Wright, who has battled breast and ovarian cancer and is legally blind, is undergoing chemotherapy. She spoke of her fears of dying alone behind bars in recent interviews with the Guardian, and is one of tens of thousands of older and at-risk prisoners who have been pleading for some form of clemency in response to Covid-19. Since March, 40 prisoners have died and those numbers are expected to increase in the coming weeks.

“For the past 23 years, I’ve had this burden in my heart every day. I could not live fully thinking about my sister in prison,” said Chantel Bonet, who years earlier moved to the city of Corona, where the prison is located, so she could be closer to her sister. “Now that burden is lifted.”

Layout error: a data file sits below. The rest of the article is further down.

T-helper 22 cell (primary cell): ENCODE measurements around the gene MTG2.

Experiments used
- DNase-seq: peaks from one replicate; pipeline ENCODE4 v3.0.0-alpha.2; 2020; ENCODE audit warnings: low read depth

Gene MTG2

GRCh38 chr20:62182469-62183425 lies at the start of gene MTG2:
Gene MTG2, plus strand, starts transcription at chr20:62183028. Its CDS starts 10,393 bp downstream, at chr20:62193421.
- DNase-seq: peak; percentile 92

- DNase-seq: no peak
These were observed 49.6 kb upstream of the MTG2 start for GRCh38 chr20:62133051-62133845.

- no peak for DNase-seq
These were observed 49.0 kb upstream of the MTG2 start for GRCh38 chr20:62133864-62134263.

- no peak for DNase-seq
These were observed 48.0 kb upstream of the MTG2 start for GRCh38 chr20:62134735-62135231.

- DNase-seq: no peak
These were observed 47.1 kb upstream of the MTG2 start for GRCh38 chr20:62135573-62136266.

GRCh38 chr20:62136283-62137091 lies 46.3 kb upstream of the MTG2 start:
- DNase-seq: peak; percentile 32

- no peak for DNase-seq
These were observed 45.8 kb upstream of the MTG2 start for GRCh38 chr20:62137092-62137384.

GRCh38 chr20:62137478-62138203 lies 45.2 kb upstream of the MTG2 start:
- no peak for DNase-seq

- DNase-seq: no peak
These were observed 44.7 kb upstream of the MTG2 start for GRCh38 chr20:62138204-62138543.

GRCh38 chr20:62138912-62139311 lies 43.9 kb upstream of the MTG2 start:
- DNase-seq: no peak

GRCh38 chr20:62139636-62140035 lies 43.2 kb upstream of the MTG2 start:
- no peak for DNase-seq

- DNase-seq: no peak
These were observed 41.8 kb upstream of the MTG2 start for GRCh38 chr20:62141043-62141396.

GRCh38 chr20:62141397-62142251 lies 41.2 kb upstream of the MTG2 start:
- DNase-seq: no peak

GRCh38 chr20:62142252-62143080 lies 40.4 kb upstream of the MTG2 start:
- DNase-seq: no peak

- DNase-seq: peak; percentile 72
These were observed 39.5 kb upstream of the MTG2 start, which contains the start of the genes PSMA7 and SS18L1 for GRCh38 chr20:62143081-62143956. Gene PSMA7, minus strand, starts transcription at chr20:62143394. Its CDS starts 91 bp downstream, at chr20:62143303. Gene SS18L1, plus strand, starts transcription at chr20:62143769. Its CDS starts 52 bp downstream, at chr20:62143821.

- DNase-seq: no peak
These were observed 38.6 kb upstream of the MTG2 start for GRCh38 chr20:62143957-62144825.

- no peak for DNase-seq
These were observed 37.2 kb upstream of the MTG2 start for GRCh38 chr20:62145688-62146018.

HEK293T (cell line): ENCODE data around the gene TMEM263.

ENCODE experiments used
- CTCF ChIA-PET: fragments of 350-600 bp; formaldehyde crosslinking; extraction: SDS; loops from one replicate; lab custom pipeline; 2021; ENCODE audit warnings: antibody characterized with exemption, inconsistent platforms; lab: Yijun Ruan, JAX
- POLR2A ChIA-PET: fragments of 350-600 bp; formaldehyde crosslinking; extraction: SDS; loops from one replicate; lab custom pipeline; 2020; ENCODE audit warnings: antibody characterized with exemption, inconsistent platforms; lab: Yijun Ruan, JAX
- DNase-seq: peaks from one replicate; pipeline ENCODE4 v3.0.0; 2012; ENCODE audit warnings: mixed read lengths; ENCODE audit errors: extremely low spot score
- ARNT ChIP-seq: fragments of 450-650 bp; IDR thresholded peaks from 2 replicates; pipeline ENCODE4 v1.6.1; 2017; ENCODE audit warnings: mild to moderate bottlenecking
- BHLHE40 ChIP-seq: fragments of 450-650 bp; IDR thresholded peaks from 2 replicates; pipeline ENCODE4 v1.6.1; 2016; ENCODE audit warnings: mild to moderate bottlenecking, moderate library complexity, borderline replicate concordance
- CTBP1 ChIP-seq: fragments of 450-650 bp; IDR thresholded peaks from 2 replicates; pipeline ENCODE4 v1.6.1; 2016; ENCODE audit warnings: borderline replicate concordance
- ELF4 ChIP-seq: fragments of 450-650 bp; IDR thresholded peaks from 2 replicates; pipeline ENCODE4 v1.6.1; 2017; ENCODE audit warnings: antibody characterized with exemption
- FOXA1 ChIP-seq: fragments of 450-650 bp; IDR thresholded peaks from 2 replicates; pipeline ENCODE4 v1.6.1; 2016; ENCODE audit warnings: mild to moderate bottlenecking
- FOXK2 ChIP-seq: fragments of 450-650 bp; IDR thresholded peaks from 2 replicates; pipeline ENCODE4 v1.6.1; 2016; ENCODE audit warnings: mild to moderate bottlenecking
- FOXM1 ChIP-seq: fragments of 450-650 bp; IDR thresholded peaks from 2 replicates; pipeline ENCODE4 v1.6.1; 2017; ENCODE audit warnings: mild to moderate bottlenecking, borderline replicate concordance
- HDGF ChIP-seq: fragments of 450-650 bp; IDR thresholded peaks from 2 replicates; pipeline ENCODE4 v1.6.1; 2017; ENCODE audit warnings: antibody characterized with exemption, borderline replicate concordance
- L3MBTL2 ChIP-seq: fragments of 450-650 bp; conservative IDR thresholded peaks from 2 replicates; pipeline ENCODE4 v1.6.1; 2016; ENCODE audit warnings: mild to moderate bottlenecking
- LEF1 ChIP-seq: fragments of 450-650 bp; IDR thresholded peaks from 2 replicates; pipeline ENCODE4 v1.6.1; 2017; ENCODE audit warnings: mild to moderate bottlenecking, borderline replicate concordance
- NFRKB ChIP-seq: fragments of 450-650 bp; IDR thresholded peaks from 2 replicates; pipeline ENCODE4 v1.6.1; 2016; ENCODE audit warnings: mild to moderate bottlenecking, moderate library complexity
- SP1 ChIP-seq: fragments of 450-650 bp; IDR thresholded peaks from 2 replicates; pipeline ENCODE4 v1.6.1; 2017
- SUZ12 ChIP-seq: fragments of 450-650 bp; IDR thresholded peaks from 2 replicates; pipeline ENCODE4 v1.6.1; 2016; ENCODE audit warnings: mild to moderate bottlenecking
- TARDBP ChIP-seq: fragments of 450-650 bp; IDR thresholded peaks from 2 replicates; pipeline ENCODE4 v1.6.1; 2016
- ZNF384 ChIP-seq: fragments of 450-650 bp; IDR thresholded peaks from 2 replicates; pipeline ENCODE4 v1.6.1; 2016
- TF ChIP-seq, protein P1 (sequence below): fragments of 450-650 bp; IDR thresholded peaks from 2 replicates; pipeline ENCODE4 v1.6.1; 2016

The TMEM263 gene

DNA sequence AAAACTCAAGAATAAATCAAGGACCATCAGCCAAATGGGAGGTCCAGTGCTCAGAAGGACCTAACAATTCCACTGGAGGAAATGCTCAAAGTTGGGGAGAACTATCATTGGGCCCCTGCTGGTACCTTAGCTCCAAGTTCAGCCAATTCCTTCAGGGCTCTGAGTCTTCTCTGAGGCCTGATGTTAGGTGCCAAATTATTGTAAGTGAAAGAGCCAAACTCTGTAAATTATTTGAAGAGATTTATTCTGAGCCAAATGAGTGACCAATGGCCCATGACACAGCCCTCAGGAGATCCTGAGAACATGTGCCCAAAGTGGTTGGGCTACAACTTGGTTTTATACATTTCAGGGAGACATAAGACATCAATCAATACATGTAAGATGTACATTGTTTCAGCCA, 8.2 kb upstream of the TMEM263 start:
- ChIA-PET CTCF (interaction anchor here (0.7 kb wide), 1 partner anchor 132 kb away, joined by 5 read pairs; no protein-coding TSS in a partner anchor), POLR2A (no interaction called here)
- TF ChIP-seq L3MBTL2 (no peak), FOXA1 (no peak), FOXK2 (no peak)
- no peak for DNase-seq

Patricia Wright.
Wright was granted freedom just after her 69th birthday. Photograph: Courtesy of the Wright family

Wright, a survivor of domestic violence, was accused of hiring someone to kill her abusive husband but has maintained her innocence. She is one of many women convicted of murder under US laws that have faced widespread scrutiny for targeting victims of abuse. She was sentenced to life without the possibility of parole, meaning this kind of direct action from the governor was her only option.

Wright was led out on Tuesday morning in her wheelchair as a row of women in orange jumpsuits behind the prison gates cheered her on. “You’re free!” her family members shouted as she exited.